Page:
Hamhung City (함흥시) is the second city of the Democratic People’s Republic of Korea. With a population of 559,000 inhabitants it is the second largest city in the country and is a major seaport and well linked into the transport network to link up the eastern coast and it’s ports with the northern provinces to allow for imported goods to make their way into the country and for the various products created in each province to be exported. The city is a vital centre for heavy industry and chemical industry, much like other northern cities, the land is not well suited for farming, so almost all of the urban landscape is dominated by industrial factories.
Hamhung has existed for hundreds of years, however it’s position as a major city in the DPRK began with it’s almost total destruction during the Korean War. The late 50s and early 60s saw a major reconstruction project to rebuild the entire city with the help of the German Democratic Republic. The project was cut short due to the growing Sino-soviet split, but many large factories and industrial complexes set the stage for the city to grow into what it is today.
The city is very important to the government in Pyongyang, with its large seaport allowing access to the sea for the inland cities of the northern provinces, it is also the site of the largest theatre in the country and a national museum. The city is connected to the Korean State Railway system with a station on the Pyongra line and Toksan airport, a joint civil and military airport, allows cargo and passenger flights from Pyongyang to further interlink the city with the rest of the country. Hamhung is, alongside Chongjin, a city based primarily around heavy industry, most of it’s inhabitants are factory workers and the products created in the city make up a significant amount of the country’s exports.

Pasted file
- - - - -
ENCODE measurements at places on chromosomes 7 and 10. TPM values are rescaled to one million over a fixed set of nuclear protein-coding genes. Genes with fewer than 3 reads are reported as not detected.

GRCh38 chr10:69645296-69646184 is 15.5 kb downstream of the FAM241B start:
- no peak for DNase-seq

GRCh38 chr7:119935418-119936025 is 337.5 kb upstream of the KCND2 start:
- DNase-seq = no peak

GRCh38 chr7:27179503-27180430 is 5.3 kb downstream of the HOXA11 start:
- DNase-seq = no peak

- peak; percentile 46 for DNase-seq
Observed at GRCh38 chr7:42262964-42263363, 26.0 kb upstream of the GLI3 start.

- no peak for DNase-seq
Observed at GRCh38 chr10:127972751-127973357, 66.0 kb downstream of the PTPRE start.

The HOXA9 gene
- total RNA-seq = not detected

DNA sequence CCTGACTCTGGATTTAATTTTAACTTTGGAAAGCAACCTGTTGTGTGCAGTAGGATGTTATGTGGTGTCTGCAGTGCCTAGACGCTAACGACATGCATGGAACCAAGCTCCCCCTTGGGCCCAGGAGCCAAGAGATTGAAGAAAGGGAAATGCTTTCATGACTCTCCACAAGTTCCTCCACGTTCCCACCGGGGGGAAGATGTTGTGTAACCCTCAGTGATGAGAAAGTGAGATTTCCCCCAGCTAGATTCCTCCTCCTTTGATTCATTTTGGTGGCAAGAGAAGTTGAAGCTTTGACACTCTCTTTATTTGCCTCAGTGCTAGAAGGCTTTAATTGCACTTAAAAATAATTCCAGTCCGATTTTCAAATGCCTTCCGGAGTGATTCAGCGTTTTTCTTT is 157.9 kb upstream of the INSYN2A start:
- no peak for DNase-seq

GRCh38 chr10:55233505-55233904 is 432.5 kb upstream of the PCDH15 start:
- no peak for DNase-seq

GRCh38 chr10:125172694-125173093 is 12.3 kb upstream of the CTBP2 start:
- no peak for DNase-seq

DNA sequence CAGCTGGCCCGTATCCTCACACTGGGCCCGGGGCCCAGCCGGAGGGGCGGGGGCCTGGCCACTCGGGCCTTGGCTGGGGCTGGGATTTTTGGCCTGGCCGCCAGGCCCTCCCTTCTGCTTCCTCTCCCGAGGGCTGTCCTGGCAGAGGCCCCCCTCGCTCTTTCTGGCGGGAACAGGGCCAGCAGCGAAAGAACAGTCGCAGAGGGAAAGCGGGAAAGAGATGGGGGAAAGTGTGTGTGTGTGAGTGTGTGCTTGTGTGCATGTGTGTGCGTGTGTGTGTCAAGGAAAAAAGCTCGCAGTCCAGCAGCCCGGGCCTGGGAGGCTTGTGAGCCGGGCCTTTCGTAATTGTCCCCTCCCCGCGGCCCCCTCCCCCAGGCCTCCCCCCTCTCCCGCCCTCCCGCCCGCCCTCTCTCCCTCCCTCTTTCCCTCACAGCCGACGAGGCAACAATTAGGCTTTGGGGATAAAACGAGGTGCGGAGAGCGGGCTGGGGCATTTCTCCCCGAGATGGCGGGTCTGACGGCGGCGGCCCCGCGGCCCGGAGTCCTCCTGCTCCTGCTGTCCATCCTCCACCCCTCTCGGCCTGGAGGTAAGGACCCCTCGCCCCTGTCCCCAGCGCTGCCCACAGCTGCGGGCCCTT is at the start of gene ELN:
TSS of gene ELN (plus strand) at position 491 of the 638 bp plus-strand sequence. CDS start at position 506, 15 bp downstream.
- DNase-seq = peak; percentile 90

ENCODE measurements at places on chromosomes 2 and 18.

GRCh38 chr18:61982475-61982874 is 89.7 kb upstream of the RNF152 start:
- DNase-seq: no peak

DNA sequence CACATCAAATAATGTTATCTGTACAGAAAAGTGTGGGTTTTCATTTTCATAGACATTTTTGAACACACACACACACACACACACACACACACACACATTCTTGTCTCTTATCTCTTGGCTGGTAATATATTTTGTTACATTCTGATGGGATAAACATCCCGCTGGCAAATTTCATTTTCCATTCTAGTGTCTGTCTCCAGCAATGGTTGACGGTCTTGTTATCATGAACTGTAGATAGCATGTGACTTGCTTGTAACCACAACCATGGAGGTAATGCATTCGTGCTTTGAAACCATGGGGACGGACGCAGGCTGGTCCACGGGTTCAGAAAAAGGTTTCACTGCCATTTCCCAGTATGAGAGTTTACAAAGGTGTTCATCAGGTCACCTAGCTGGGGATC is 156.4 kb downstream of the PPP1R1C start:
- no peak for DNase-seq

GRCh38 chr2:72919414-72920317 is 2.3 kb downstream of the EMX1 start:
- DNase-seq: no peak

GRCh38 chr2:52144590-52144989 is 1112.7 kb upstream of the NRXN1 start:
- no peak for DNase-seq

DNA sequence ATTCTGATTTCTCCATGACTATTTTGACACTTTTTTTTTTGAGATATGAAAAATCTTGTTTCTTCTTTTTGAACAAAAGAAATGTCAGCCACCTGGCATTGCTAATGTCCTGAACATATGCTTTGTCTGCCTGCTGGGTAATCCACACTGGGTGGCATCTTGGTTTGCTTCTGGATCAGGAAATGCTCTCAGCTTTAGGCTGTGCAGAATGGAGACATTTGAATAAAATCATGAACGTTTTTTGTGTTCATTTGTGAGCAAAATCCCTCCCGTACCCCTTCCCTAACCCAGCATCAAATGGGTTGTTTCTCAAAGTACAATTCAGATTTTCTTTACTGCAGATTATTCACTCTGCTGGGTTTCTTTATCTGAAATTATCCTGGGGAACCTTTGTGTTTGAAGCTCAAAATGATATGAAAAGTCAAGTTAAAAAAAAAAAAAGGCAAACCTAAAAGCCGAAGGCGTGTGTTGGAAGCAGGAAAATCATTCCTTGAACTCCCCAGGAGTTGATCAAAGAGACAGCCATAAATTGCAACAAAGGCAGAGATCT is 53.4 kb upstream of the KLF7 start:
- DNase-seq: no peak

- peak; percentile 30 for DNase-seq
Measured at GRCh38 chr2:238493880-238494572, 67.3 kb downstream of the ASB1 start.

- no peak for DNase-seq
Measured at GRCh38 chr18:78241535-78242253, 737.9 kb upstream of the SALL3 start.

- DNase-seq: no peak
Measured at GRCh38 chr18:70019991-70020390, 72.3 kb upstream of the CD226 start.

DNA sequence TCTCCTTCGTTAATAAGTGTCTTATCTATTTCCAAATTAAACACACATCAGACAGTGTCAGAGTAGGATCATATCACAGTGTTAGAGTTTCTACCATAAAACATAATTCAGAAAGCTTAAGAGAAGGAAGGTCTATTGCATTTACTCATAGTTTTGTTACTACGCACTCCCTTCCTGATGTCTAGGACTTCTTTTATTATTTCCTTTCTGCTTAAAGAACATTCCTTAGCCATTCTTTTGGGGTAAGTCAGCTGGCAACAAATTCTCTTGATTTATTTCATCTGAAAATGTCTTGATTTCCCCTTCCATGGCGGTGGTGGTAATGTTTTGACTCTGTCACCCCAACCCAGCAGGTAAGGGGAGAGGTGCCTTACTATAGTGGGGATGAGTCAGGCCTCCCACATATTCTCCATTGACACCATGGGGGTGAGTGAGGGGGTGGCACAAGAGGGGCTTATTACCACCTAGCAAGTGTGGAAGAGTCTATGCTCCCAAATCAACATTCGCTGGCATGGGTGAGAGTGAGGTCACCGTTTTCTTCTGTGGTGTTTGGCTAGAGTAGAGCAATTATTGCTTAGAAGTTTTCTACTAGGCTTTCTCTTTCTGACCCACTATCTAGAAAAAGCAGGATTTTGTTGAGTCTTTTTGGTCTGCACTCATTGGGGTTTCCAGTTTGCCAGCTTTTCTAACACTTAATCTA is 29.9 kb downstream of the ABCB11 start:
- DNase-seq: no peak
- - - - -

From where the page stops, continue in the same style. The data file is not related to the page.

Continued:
Hamhung city has a unique combination of features that make it the second-city of the Democratic People’s Republic of Korea. It’s large factories and large scale urbanisation put you in mind of Chongjin and other industrial cities, however it’s grand theatre and museum is reminiscent of central Pyongyang. Despite it’s status decreasing from a Directly governed city to a municipal city and provincial capital, it’s importance as a seaport and major population centre has seen heavy investment in the city, allowing lots of development to take place in the form of factories, housing and public buildings. Hamhung could see increased growth in the future if the population continues to move into urban cities. The surrounding region is mountainous, meaning people living in the countryside have very little connecting their settlements with the national transport system and so large cities offering employment and housing is an attractive proposition. So far this has helped the city grow to it’s current size, and the future may see that growth continue.